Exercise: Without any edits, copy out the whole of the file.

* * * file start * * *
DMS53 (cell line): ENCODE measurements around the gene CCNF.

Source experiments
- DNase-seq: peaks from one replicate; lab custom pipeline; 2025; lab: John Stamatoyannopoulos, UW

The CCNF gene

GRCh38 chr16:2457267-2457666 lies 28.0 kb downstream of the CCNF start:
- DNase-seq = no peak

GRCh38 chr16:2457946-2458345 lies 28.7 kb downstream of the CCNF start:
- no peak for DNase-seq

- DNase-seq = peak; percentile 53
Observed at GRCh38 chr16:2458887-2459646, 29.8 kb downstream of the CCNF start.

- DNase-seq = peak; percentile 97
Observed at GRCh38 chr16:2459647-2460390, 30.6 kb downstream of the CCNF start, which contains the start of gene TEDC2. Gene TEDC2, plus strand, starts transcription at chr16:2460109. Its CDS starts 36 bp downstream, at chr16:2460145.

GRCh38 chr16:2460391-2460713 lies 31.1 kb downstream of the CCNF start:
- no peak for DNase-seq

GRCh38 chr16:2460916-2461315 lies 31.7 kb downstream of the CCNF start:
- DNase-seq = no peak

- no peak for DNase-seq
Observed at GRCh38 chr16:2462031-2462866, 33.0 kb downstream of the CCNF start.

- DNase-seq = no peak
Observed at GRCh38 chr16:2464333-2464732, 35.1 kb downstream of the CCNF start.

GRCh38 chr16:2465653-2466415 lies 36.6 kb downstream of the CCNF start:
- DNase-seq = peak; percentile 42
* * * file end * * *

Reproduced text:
DMS53 (cell line): ENCODE measurements around the gene CCNF.

Source experiments
- DNase-seq: peaks from one replicate; lab custom pipeline; 2025; lab: John Stamatoyannopoulos, UW

The CCNF gene

GRCh38 chr16:2457267-2457666 lies 28.0 kb downstream of the CCNF start:
- DNase-seq = no peak

GRCh38 chr16:2457946-2458345 lies 28.7 kb downstream of the CCNF start:
- no peak for DNase-seq

- DNase-seq = peak; percentile 53
Observed at GRCh38 chr16:2458887-2459646, 29.8 kb downstream of the CCNF start.

- DNase-seq = peak; percentile 97
Observed at GRCh38 chr16:2459647-2460390, 30.6 kb downstream of the CCNF start, which contains the start of gene TEDC2. Gene TEDC2, plus strand, starts transcription at chr16:2460109. Its CDS starts 36 bp downstream, at chr16:2460145.

GRCh38 chr16:2460391-2460713 lies 31.1 kb downstream of the CCNF start:
- no peak for DNase-seq

GRCh38 chr16:2460916-2461315 lies 31.7 kb downstream of the CCNF start:
- DNase-seq = no peak

- no peak for DNase-seq
Observed at GRCh38 chr16:2462031-2462866, 33.0 kb downstream of the CCNF start.

- DNase-seq = no peak
Observed at GRCh38 chr16:2464333-2464732, 35.1 kb downstream of the CCNF start.

GRCh38 chr16:2465653-2466415 lies 36.6 kb downstream of the CCNF start:
- DNase-seq = peak; percentile 42